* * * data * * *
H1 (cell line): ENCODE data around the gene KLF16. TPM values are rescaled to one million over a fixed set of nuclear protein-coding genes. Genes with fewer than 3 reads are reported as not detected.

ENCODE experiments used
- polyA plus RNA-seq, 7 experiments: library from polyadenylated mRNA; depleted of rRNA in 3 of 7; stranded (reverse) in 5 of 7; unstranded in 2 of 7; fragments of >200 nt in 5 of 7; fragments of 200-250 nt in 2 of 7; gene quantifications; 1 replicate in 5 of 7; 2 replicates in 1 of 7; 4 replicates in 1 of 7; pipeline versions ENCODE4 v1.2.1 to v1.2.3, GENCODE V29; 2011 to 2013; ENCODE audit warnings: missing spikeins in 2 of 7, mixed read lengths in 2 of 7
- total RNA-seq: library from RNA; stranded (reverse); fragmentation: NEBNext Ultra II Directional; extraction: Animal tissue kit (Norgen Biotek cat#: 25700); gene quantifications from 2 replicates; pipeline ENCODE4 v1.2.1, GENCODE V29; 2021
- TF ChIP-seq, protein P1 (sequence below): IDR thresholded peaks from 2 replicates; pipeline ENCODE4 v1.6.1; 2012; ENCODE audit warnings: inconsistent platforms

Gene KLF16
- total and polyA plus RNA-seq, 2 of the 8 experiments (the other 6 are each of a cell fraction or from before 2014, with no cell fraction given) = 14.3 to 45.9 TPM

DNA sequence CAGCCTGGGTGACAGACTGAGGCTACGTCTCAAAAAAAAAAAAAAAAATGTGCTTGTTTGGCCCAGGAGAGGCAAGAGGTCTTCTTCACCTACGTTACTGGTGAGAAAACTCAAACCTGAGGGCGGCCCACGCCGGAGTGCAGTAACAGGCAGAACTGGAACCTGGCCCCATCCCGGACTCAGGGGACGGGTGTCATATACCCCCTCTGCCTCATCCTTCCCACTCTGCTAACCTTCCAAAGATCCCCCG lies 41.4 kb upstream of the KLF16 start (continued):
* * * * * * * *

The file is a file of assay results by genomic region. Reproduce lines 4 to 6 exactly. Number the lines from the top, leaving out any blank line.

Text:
- total RNA-seq: library from RNA; stranded (reverse); fragmentation: NEBNext Ultra II Directional; extraction: Animal tissue kit (Norgen Biotek cat#: 25700); gene quantifications from 2 replicates; pipeline ENCODE4 v1.2.1, GENCODE V29; 2021
- TF ChIP-seq, protein P1 (sequence below): IDR thresholded peaks from 2 replicates; pipeline ENCODE4 v1.6.1; 2012; ENCODE audit warnings: inconsistent platforms

Gene KLF16